MAKING SENSE -- October 9, 2012 at 1:00 PM ET
How Can Starting Your Own Business Help You Find Employment?
Small business owners at work. Photo by Rod Lamkey Jr./AFP/Getty Images.
Nick Corcodilos is an expert on how to get a job. We ran into him while doing a story on the relative futility of Internet job boards and asked him to post his own job search secrets. It became a palpable hit, so we asked Nick if he wouldn't mind taking some questions from our readers. It turns out that in addition to giving interviews to PBS, Nick hosts a website called asktheheadhunter.com, and publishes a free weekly -- the Ask The Headhunter® Newsletter.
James E. Walker Jr.: Do your comments about the down side of job boards pertain to LinkedIn, too?
Nick Corcodilos: I think LinkedIn is squandering its status as the leading business network by turning itself into a job board. LinkedIn should be helping its members to develop and share experiences with one another. That's where jobs come from -- trusted referrals from people who do stuff together. In comparison, building bigger databases is a trivial endeavor. (Suggesting job hunting is as easy as "pressing a button" just misleads millions of desperate job hunters. For more on this, see "LinkedIn's New Button: Instantly dumber job hunting & hiring".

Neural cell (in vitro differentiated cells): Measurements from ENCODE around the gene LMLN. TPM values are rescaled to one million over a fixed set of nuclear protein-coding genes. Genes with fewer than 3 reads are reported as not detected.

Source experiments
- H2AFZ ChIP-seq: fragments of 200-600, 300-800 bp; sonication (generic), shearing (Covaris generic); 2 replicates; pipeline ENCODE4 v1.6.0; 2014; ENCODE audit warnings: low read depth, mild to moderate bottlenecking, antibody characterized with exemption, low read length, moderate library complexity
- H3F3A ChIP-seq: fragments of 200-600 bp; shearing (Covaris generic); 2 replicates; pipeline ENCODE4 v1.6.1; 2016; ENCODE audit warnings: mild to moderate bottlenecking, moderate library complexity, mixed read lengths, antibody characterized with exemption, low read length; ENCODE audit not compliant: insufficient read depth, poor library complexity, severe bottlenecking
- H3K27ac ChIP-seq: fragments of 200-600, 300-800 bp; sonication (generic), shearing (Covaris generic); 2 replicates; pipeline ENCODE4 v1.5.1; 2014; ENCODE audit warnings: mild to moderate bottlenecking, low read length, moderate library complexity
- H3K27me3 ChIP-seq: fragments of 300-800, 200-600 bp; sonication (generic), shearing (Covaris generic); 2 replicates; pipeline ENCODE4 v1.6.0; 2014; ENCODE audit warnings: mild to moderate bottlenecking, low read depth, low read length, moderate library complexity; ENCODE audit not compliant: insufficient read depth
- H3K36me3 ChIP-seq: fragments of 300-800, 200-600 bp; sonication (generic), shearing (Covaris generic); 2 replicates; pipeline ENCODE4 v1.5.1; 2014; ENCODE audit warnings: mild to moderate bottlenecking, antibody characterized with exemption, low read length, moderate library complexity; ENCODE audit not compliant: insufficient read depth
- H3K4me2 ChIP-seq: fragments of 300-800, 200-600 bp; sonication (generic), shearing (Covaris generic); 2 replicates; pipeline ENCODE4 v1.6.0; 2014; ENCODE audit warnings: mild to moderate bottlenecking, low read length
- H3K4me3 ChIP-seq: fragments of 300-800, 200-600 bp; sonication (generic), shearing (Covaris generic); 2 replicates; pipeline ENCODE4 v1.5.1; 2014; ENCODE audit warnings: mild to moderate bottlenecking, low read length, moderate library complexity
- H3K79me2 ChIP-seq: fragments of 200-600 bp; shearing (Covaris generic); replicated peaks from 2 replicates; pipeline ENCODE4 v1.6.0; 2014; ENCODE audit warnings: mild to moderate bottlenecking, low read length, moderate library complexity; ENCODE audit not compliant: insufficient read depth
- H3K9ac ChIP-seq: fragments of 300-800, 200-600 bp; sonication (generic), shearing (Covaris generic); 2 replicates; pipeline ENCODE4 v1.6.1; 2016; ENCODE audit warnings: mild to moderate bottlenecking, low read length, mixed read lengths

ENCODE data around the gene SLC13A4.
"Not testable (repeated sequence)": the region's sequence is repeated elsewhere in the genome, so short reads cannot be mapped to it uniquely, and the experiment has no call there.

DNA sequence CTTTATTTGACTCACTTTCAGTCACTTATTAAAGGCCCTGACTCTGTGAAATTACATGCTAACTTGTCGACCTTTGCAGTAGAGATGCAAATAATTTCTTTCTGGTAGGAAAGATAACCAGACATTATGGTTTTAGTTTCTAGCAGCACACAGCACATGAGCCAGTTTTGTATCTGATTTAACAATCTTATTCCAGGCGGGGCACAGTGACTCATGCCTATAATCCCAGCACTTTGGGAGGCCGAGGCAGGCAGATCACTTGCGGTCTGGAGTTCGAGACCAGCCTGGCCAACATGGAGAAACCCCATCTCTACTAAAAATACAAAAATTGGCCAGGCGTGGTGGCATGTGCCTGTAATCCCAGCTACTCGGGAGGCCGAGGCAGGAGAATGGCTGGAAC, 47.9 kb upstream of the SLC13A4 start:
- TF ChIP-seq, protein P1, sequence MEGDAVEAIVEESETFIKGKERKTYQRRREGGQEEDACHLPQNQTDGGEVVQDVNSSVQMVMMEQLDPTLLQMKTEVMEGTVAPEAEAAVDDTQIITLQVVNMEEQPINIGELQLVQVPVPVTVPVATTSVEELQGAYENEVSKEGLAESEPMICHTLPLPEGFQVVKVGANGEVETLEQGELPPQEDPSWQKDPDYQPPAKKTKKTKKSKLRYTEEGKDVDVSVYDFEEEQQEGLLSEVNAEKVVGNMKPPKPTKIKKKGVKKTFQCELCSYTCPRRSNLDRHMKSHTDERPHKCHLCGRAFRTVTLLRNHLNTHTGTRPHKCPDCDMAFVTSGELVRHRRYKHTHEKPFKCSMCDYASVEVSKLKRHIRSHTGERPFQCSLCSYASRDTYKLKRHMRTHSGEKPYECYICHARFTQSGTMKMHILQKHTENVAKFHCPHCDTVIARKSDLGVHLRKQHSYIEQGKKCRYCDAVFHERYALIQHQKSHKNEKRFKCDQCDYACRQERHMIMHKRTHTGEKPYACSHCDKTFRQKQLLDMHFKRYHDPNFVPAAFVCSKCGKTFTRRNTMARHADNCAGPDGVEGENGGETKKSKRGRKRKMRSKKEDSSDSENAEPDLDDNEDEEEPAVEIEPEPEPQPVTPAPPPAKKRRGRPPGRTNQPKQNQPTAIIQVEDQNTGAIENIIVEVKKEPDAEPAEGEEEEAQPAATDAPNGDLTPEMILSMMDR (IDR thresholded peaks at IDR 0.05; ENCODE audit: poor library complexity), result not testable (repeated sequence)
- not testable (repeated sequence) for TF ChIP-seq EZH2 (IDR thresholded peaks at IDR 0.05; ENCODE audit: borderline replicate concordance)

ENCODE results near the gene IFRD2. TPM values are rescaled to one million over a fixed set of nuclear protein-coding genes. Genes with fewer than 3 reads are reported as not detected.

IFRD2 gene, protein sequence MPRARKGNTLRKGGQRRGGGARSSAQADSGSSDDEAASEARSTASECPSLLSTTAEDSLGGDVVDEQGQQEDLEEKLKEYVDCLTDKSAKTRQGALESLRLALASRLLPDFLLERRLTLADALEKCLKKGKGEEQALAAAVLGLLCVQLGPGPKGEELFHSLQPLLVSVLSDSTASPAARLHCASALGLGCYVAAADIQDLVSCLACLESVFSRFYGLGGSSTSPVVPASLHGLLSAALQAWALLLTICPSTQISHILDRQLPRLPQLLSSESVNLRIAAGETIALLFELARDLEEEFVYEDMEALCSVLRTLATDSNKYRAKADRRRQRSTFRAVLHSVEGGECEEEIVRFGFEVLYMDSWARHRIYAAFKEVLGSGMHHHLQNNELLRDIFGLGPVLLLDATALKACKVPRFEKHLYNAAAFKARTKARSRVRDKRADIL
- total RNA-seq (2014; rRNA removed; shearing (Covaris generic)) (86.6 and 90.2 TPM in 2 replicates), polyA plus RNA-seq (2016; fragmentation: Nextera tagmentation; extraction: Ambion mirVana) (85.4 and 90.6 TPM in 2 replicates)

A long time ago, when I first started headhunting engineers in Silicon Valley, I was friendly with another headhunter who specialized in finance jobs. He said he had a list of every engineer in the Valley, including their phone numbers and home addresses. This fellow always carried around a huge computer printout -- about four inches thick -- of all his industry contacts, so I believed him. (In those days, few headhunters had access to computers and databases of any kind.) He wanted to know how much I'd pay him for the list. As I fumbled for a reasonable offer for such a treasure trove of engineers, he reached under his desk and handed me the San Jose area phone book. "They're all in here," he said with a smile. It was an important lesson for a new headhunter.